The operation of such an apparatus may, for example, be controlled by a microprocessor or another electronic control device, which may also comprise a memory for storing the reference parameter sequences or values.
According to a further aspect, the present invention provides a battery system comprising a rechargeable battery including a pair of battery terminals and information means for containing information about the battery, and a charging apparatus including a pair of charger terminals, means for releasably interconnecting the battery and the charging apparatus so that the battery terminals are in electrical conductive contact with the charger terminals, and information receiving means for receiving information from the information means of the battery, whereby the charging of the battery may be controlled based on the information. The battery system may comprise control means for controlling the charging process based on information received by the information receiving means.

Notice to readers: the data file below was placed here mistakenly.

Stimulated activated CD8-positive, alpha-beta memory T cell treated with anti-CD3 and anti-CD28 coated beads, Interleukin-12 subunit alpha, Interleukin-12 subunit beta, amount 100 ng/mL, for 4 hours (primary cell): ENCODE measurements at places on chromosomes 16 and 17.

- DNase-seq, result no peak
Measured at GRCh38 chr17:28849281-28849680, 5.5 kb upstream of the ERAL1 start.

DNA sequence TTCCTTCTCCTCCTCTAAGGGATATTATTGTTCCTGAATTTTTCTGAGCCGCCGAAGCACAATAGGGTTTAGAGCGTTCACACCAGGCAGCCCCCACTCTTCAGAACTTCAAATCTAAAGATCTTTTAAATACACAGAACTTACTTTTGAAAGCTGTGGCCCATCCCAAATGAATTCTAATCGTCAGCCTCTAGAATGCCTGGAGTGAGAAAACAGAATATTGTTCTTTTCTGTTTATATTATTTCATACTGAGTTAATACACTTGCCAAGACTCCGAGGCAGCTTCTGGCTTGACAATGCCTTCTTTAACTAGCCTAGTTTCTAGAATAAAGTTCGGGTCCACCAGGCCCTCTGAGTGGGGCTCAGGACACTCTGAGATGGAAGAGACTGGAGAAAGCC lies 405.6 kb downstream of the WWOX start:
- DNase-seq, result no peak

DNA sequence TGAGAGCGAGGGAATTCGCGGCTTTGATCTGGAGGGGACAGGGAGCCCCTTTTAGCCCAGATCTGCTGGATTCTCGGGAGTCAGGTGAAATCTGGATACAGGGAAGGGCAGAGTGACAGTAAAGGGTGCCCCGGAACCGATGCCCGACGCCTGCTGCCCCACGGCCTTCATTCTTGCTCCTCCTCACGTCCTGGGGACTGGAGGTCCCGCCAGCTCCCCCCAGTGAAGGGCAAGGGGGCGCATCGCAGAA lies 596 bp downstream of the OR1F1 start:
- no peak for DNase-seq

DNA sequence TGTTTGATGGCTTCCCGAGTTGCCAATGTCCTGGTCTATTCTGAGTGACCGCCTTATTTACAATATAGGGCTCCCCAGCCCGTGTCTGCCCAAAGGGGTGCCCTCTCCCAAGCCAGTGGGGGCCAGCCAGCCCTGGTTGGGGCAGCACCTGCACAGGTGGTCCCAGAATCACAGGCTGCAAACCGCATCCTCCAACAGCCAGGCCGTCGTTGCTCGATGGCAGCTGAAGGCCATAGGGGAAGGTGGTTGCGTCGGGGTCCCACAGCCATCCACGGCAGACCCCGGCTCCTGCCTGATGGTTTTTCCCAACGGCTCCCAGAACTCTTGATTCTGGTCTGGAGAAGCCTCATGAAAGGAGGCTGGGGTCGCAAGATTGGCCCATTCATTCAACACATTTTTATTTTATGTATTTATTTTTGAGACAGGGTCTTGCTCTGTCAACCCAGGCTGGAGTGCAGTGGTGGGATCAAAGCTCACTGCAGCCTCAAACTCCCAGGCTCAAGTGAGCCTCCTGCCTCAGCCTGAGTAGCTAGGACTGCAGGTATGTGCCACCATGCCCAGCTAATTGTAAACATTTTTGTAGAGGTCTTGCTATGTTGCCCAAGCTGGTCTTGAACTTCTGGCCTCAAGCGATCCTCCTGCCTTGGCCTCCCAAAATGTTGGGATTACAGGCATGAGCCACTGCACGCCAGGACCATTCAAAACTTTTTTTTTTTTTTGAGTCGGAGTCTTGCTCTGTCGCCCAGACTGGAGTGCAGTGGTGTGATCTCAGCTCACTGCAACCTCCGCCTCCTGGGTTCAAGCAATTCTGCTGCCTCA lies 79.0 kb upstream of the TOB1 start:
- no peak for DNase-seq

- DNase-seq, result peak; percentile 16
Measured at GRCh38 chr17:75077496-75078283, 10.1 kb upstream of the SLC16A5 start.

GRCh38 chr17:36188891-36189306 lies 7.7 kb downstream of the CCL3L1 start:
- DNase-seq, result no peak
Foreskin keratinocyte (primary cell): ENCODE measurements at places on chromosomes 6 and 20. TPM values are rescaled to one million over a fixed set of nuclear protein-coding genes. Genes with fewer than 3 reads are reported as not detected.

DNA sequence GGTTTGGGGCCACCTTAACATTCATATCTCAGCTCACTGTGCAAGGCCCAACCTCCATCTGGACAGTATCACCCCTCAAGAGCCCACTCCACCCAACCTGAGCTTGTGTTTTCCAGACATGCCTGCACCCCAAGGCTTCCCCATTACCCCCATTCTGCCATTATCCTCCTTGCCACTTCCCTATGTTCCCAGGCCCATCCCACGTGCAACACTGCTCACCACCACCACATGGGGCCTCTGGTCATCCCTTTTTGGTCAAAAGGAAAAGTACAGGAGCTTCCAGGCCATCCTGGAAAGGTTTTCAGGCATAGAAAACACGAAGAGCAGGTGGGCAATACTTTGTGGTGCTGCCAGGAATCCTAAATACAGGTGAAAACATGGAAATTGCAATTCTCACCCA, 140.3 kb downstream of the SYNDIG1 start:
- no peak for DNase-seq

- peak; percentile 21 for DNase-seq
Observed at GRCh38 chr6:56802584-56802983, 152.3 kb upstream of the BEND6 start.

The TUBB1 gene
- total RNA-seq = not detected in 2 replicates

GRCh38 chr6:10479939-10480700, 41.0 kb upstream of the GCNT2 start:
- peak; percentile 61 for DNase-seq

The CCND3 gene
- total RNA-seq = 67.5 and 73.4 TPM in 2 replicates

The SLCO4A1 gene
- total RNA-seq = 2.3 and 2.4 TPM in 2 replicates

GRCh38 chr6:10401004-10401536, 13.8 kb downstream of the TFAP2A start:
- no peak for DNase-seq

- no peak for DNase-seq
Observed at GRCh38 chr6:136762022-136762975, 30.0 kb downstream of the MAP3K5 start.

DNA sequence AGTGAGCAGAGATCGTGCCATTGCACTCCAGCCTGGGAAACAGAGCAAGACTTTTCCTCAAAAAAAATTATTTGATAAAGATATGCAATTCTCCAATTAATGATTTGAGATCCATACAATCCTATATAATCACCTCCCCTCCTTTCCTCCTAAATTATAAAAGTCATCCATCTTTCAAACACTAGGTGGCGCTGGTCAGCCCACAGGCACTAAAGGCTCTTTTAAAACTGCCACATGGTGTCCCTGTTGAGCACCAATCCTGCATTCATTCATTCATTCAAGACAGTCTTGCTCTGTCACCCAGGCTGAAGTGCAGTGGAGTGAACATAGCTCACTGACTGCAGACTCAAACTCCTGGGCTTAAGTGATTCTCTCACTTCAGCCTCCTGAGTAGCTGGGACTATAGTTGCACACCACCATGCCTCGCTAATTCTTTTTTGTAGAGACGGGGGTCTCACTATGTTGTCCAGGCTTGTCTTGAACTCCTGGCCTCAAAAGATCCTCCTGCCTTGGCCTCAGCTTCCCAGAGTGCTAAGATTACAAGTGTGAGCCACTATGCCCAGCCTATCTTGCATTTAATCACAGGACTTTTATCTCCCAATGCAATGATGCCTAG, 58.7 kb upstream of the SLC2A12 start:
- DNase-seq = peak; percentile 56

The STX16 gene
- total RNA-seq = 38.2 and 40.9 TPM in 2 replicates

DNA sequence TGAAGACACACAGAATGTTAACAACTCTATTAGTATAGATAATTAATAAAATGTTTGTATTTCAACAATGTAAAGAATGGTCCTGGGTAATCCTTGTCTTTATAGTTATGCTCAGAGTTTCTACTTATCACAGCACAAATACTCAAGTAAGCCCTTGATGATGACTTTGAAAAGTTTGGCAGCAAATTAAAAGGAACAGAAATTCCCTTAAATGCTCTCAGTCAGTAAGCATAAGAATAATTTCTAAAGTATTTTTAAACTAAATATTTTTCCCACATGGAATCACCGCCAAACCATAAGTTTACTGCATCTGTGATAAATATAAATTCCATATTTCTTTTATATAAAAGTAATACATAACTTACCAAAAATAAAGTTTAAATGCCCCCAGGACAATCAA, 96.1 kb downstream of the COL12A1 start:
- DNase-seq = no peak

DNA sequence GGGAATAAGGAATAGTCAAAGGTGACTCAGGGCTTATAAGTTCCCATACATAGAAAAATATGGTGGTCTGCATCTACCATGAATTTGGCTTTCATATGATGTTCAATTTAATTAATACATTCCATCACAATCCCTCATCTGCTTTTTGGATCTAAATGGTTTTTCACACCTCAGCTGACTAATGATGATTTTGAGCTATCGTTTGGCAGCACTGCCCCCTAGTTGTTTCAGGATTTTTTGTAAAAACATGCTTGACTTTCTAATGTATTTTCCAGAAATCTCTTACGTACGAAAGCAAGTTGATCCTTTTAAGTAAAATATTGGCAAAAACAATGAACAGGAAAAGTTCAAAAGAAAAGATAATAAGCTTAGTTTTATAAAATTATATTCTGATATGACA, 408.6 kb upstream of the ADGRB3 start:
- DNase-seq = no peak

The information means of the battery may be more or less sophisticated. In the most simple form, the information means may, for example, comprise an indicator which is removed, inactivated, and/or destroyed when the battery is charged for the first time. The presence of such an indicator would inform the control means that the battery should be charged in accordance with a "nursing program" suitable for a virgin battery of the battery type in question. Alternatively or additionally, the information means may comprise an information code which may be read or sensed by the information receiving means of the charger. Such information code may be read or sensed by mechanical, optical, electromagnetic, and/or electronic reading or sensing means, and the code may, for example, contain information about the type, capacity, maximum charging voltage, maximum charging current, maximum temperature, maximum inner pressure and/or other characteristics of the battery. Furthermore, the information means may, alternatively or additionally, comprise a temperature sensor for sensing the temperature of the battery.